It is hard to believe that I am writing this from South Africa as I embrace the start of this new season of life the Lord has provided, but I am. For the past few months the Lord has been testing me, teaching me and preparing my spirit for this very calling – and now it is here!
One of the books I brought with me on this trip is My Utmost for His Highest by Oswald Chambers. Each quote I have ever heard a pastor use in his sermon from Chambers has always made a significant impact on my perception of spiritual truths, so I am excited to read 365 of his thoughts this year.
Today’s devotion referenced Isaiah 6:8, “I heard the voice of the Lord saying: ‘Whom shall I send?” Chambers made a powerful point when he said, in response to the biblical call of God, “As long as I dwell on my own qualities and traits and think about what I am suited for, I will never hear the call of God.”
One of the things I love about Chambers is his triumph over the fear of being truly honest with the family of God. As a body of believers, I believe we are to love one another enough to point out the holiness and sin in each other’s lives. So often our busy lives blind us not just to the temptations we face, but also the mighty work that God is doing in us and through us. I think it is vital that, as sons and daughters of the Sovereign King, we build each other up and hold each other accountable in love.
When I read that devotion today, my mind was immediately flooded with memories of the life journey God has written for me. Not just in college, but throughout life, so many of us continue to ask ourselves and others the gut-wrenching question, “What do you want to do with your life?” I remember specifically as a senior in high school how difficult it was to answer that question because I was trying to live for the day God had given me, while at the same time trying to make the right decision regarding where I would spend the most defining four years of my life (or so I thought).
But for any of us, regardless of our age, I think we often examine ourselves and our talents, abilities, gifts and interests – even the compliments others have sent our way – to try to formulate the perfect career that will enable us to truly live our lives to the fullest potential. I do not think that this is just the American dream, but the dream of every human being. We strive to be successful in all we do. We long to live a life filled with purpose. When we pass away, we want to leave behind something to be remembered by. We are legacy-driven, but as children of God, we need to be Lord-driven.
I am currently reading through the book of Romans, and in chapter five Paul writes, “For the sin of this one man, Adam, caused death to rule over many. But even greater is God’s wonderful grace and His gift of righteousness, for all who receive it will live in triumph over sin and death through this one man, Jesus Christ.”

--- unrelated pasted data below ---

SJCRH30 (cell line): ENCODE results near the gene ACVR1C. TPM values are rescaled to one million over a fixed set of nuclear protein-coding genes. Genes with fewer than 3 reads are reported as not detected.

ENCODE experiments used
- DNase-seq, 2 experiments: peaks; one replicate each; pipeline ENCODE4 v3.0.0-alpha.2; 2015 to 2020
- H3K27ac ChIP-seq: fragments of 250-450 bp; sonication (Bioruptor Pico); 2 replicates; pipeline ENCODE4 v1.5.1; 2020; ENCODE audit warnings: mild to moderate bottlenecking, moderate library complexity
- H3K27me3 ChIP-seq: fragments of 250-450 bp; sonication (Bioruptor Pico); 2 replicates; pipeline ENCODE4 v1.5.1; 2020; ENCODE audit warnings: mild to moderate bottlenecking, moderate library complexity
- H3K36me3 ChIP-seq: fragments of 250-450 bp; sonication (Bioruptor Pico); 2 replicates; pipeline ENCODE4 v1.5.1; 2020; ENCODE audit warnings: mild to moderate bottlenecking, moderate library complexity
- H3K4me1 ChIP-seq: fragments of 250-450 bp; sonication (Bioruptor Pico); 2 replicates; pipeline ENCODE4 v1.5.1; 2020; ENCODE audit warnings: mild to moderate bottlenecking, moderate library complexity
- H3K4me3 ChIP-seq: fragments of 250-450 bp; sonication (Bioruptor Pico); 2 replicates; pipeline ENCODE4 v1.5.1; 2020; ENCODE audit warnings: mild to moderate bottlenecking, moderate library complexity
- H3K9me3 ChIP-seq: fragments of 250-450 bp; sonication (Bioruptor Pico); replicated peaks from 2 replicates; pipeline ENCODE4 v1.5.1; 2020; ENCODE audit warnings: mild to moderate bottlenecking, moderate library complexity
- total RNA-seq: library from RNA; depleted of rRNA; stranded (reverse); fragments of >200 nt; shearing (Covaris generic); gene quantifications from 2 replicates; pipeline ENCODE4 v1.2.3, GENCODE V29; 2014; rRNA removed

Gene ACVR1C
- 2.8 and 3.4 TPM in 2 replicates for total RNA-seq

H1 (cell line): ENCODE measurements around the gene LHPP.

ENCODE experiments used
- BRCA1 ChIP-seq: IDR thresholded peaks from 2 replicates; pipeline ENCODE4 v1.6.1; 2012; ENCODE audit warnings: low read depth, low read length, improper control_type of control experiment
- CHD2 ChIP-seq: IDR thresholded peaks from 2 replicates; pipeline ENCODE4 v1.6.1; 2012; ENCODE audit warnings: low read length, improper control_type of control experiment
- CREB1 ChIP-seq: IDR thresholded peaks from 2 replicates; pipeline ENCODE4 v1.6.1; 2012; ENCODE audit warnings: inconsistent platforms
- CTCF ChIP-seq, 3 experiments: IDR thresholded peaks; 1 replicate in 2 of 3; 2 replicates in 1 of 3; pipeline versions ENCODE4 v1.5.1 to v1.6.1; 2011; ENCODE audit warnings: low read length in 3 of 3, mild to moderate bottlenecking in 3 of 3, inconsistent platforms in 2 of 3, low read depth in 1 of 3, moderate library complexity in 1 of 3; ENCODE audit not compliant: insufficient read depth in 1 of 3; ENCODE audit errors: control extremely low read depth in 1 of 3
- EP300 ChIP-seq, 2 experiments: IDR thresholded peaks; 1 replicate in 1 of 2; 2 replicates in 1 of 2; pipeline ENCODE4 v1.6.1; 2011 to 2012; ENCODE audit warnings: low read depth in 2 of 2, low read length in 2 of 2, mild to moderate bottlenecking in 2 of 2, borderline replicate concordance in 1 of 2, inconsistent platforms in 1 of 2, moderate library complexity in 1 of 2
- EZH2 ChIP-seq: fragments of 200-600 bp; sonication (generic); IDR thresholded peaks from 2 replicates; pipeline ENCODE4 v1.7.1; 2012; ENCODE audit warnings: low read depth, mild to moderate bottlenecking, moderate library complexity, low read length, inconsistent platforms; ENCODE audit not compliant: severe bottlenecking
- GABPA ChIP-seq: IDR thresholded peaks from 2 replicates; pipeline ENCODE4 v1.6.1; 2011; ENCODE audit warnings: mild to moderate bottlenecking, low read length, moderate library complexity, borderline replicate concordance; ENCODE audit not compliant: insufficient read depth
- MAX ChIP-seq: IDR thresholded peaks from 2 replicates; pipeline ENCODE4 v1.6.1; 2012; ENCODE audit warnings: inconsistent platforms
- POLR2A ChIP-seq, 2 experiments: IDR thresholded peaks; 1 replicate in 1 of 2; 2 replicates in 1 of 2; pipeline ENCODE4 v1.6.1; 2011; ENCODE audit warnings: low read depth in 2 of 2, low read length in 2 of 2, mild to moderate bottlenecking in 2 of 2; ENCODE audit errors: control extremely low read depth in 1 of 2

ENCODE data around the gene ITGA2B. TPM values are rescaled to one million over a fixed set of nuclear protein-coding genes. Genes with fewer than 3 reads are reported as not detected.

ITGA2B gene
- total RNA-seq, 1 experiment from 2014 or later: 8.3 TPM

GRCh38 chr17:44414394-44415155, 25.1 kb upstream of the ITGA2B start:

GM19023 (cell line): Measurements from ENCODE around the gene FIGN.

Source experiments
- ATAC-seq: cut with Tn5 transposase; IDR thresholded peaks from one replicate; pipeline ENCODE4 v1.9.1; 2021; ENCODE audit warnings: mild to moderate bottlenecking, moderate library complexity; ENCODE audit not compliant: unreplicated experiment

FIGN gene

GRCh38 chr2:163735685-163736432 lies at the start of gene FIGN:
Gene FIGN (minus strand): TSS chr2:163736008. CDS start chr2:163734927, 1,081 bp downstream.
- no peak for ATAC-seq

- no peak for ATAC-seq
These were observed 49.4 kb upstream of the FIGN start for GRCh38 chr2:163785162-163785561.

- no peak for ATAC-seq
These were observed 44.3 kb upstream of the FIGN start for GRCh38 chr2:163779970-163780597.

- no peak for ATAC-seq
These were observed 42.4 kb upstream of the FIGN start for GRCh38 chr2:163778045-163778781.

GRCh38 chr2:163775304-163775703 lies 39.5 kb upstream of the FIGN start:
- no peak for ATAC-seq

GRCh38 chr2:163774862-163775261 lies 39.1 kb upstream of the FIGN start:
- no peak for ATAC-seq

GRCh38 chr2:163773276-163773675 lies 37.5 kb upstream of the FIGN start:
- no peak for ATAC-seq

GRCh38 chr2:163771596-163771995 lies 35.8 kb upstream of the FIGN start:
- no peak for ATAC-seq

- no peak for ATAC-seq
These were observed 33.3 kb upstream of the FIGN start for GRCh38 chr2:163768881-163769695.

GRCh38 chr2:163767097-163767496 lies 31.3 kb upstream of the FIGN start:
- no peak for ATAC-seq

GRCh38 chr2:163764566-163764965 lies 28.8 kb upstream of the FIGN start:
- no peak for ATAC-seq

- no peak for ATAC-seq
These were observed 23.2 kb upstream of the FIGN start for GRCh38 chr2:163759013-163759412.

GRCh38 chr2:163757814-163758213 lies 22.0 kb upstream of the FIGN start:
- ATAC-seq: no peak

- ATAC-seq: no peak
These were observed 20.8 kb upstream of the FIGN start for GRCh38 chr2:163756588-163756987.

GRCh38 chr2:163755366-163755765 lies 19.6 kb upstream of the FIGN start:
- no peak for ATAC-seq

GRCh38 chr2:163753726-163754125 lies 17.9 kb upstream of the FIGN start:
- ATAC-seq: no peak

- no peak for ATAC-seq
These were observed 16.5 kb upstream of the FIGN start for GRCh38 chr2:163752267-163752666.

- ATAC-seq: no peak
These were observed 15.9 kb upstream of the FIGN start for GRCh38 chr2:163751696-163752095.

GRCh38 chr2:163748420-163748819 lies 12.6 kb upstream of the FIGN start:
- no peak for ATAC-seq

How incredible is that? We get so lost in trying to define the meaning of life that we completely lose sight of the One who is life. If you have been adopted into the family of God by believing in His Son, Jesus Christ, then your over-arching purpose is the exact same as all the Christians that lived before us, live with us and who will live after us: “Therefore, go and make disciples of all nations, baptizing them in the name of the Father and the Son and the Holy Spirit. Teach these new disciples to obey all the commands I have given you. And be sure of this: I am with you always, even to the end of the age.”
Friends, I do not just say this is our shared purpose because I just flew across the world to serve the Lord on mission – this purpose is for all who call God Abba, Father.
During my layover in London I met a Jewish guy my age from Texas who was shocked to find that I was able to serve as a missionary for a semester overseas without having already taken my Christian Heritage course at Baylor University. I began to explain that this trip was not associated with Baylor – but then stopped myself as the Holy Spirit opened my eyes to an even greater truth that needed to be shared as I said something like, “The Lord saved me when I was seven years old. Since then I have grown to know Him more through prayer and reading the Bible. But even if I had never gone to Baylor or taken a Christian Scriptures class, I still would be able to go now because my purpose in South Africa is no different from my purpose at home – I will just be on the other side of the world.”
God has already, in less than two days, allowed me to meet several inspiring fighters of the faith. Each beautiful brother and sister I have been blessed to meet has had such an amazing life story that brings glory to God, but the foundation of their stories remains the same: My life is not my own – it is the Lord’s. Wherever He leads, I will follow. My hope is that the whole world will know the unending love of the Father – and I commit myself to serving God’s global purpose as I walk this earth.
Those are not the exact words that those who have welcomed me to Sub-Saharan Africa have spoken, but it is the heart of who they are: children of God.
God says in His Word that we are citizens of Heaven and foreigners on this earth. As I worshipped the Lord alongside native South Africans and several people from the Congo while singing in several languages at church this morning, my prayer was that God would help me to not only understand that truth, but truly live it out so I might be able to love those around me as Christ first loved me.
We cannot find our purpose nor hear the call of God by looking at ourselves and those around us – only by looking straight into the face of Christ will we see who we are and who we were made to be – a reflection of Him for all to see.